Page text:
Publication - Research and analysis

Consultation on Allotments Compensation: Secondary Legislation under the Community Empowerment (Scotland) Act 2015: Analysis of Responses - Reserach Findings

Published: 2 Feb 2016
Part of:
Research
ISBN:
9781785449321

The Scottish Government published a consultation paper on 20 August 2015 to seek views on compensation for disturbance; compensation for deterioration of allotment; and compensation for loss of crops. In total, 23 responses were received.

6 page PDF

190.8 kB

6 page PDF

190.8 kB

Contents
Consultation on Allotments Compensation: Secondary Legislation under the Community Empowerment (Scotland) Act 2015: Analysis of Responses - Reserach Findings
Consultation on Allotments Compensation: Secondary Legislation under the Community Empowerment (Scotland) Act 2015: Analysis of Responses

6 page PDF

190.8 kB

Consultation on Allotments Compensation: Secondary Legislation under the Community Empowerment (Scotland) Act 2015: Analysis of Responses

The Scottish Government considers that growing your own food, on an allotment or through other means, has the potential to contribute to improving our environment, our health and well-being, as well as offering a means to gain access to affordable, healthy and sustainable food. The legislative framework for allotments is complex and dated. Part 9 of the Community Empowerment (Scotland) Act 2015 relates to allotments but requires secondary legislation to be made before relevant provisions can be brought into force. The Scottish Government published a consultation paper on 20 August 2015 to seek views on the secondary legislation required with responses invited by 16 October 2015. The document requested views on three areas: compensation for disturbance; compensation for deterioration of allotment; and compensation for loss of crops. 23 responses to the consultation were received.

Main findings

  • In relation to establishing compensation for disturbance, the main factors which respondents considered should be taken into account over and above rent were loss of enhancements made by the tenant to the plot and recompense for amenities left behind, or the cost of relocating these where this is possible.
  • There were mixed views on the timeframe for payment of compensation for disturbance, with recommendations ranging from payment before lease ends to payment within one year of the termination of lease.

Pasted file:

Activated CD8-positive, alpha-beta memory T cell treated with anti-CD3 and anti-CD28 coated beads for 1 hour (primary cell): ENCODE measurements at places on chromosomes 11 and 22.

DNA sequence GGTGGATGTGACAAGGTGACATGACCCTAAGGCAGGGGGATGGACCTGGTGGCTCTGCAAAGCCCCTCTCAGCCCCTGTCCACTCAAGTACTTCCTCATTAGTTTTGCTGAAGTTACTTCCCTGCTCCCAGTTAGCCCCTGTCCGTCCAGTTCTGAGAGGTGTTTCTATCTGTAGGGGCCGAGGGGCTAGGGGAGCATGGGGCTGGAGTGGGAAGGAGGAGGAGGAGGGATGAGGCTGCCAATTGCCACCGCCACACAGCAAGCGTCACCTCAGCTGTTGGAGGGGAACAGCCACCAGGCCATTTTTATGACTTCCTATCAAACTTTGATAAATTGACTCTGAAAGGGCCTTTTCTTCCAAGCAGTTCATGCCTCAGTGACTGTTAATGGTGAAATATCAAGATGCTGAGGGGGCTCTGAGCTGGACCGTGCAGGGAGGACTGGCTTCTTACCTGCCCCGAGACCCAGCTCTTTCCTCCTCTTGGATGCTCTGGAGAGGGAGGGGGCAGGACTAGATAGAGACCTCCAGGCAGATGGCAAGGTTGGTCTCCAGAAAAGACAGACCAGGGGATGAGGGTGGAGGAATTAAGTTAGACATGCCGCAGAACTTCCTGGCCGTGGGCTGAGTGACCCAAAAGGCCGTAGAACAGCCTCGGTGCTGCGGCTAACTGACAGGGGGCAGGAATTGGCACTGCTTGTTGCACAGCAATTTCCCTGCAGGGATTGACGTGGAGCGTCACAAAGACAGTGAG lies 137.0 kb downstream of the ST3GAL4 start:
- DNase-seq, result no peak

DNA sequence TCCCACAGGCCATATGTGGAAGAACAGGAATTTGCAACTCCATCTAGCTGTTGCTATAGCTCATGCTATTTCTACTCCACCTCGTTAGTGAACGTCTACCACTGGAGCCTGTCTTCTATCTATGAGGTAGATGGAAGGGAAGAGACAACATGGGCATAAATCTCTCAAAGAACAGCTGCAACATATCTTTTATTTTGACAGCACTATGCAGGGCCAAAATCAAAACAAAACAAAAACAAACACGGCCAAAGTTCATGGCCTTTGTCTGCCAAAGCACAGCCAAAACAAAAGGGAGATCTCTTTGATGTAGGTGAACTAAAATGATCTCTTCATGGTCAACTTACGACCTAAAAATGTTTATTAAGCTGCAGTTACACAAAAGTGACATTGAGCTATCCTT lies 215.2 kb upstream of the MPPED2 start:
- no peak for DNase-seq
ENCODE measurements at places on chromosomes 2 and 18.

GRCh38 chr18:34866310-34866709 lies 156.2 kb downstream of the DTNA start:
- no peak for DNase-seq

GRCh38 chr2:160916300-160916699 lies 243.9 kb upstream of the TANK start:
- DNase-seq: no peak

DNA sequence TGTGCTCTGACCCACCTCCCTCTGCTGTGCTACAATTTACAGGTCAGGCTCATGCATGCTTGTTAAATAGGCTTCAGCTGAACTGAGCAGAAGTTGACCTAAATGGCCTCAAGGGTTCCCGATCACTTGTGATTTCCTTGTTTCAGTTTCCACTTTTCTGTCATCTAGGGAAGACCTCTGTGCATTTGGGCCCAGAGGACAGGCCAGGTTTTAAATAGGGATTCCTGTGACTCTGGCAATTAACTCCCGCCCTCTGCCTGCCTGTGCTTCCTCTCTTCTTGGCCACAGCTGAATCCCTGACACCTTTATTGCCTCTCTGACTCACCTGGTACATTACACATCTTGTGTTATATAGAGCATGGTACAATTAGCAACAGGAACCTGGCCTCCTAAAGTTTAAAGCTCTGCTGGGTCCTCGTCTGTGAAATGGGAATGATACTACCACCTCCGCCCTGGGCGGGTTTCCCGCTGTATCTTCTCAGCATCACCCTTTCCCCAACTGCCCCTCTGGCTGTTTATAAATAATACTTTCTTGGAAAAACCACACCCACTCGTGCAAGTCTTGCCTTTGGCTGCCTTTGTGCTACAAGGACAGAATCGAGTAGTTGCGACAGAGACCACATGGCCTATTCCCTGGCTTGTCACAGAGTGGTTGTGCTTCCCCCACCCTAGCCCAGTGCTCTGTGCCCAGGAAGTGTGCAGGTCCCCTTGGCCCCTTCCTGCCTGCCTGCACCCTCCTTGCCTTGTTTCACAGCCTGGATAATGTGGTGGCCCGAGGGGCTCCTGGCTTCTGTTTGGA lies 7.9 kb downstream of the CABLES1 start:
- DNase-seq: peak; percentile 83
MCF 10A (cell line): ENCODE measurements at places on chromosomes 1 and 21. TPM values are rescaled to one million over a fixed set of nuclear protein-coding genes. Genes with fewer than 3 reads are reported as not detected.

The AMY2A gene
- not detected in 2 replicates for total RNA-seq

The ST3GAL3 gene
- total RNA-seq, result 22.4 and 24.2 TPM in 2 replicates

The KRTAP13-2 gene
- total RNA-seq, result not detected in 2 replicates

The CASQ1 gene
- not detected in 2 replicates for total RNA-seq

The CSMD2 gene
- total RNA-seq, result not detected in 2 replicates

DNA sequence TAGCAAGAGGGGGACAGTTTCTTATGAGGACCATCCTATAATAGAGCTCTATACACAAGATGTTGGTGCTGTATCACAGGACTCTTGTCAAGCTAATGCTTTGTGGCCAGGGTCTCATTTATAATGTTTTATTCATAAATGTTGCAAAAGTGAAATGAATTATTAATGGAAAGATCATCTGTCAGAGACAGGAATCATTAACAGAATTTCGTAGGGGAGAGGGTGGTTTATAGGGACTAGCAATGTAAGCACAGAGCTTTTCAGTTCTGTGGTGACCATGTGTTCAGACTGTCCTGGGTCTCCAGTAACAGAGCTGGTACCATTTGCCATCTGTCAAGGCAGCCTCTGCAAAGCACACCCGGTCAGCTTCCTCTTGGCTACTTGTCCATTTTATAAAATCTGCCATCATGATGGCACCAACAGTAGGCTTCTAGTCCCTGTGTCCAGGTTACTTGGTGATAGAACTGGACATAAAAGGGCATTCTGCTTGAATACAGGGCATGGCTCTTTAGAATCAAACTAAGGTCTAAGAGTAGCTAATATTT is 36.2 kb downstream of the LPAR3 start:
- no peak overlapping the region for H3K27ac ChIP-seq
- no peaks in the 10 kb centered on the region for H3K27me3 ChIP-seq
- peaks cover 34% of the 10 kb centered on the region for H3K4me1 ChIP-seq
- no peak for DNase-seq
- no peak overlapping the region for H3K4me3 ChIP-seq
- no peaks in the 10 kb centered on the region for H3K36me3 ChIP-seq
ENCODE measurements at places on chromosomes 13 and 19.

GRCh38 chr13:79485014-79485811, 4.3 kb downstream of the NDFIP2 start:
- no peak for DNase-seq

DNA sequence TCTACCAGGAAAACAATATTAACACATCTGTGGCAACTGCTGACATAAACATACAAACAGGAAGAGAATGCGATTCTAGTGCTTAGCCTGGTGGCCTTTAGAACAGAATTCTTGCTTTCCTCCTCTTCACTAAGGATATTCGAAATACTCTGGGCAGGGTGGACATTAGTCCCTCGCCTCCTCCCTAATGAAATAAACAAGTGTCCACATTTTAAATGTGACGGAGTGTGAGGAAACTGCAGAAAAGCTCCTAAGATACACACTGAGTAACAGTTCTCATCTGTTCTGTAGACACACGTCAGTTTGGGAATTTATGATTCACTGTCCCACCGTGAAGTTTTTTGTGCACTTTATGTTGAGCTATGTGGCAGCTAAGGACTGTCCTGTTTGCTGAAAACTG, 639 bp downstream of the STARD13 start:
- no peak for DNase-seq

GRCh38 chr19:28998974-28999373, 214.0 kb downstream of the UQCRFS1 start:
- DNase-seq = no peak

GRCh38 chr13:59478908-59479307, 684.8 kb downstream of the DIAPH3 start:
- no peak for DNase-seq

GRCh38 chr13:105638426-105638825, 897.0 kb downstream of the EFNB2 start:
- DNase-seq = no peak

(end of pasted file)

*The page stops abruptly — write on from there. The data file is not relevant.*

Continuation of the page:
• A common view was that compensation by tenants to local authorities for deterioration of plot should be considered only where the fault for deterioration lies clearly with the plot-holder and is within their control. Deterioration of plots for reasons such as ill-health of tenant or adverse conditions were perceived to be outwith the plot-holders' control.
  • Respondents' views on the timeframe for compensation to be paid by a tenant ranged largely from 30 days to three months.
  • An overarching theme was that establishing a monetary value of compensation payable to tenants if the tenancy is terminated by the lessor appears incongruous given that finance is only one aspect of the investment put into their plot by allotment holders. A recurring view was that rather than focusing entirely on monetary compensation, other forms of recompense should be considered, such as support in moving crops and structures to a new site.
  • Views on the timeframe for compensation to be paid to a tenant ranged largely from six weeks to one year.

Background

In 2009 the Scottish Government published its first "National Food and Drink Policy - Recipe for Success"[1]. This policy made a clear commitment to support allotments and community growing spaces. The Grow Your Own Working Group was set up in 2009 and reported in 2011, one of its recommendations being to amend the legislation governing allotments, and in particular to review the duties placed on local authorities.

The legislative framework on allotments is complex and dates from the Allotments (Scotland) Act 1892, as amended by the Land Settlement (Scotland) Act 1919 and the Allotments (Scotland) Acts of 1922 and 1950.

In its Manifesto of 2011 the Scottish National Party (SNP), made a commitment to update the legislation relating to allotments. The Scottish Government undertook a number of consultations on the legislation governing allotments[2]. The outcome of these consultations informed the development of the Community Empowerment (Scotland) Act 2015 (the 2015 Act).

Simultaneous to these developments, the next phase of Scotland's "National Food and Drink Policy: Becoming a Good Food Nation" was launched[3]. The aspiration of this policy is for Scotland to become a country where people from every walk of life take pride and pleasure in, and benefit from, the food they buy, serve, and eat.

The Scottish Government considers that growing your own food, on an allotment or through other means, has the potential to contribute to improving our environment, our health and well-being, as well as offering a means to gain access to affordable, healthy and sustainable food.

The 2015 Act brought forward a number of provisions that require secondary legislation to be made before Part 9 of the Act relating to allotments can be brought into force. The secondary legislation concerns provisions for or in connection with:

  1. Compensation payable to tenants of allotments for disturbance on termination of the lease.
  2. Compensation payable by tenants to landlords for the deterioration of allotments.
  3. Compensation payable to tenants of allotments for loss of crops where the allotment is resumed by the local authority.

The Scottish Government published a consultation paper to seek views on these issues on 20 August 2015[4] with written responses invited by 16 October 2015. Three stakeholder engagement events were also organised in Edinburgh, Glasgow and Inverness.

Overview of respondents

The Scottish Government received 23 written responses to the consultation. 57% of responses were from organisations; 43% were from individual respondents. The largest category of respondents was Local Government bodies comprising 30% of all respondents. Although the number of responses was relatively low, some represented the views of wider groups and organisations. For example, one of the representative bodies submitted their response on behalf of 157 people, including 52 young people.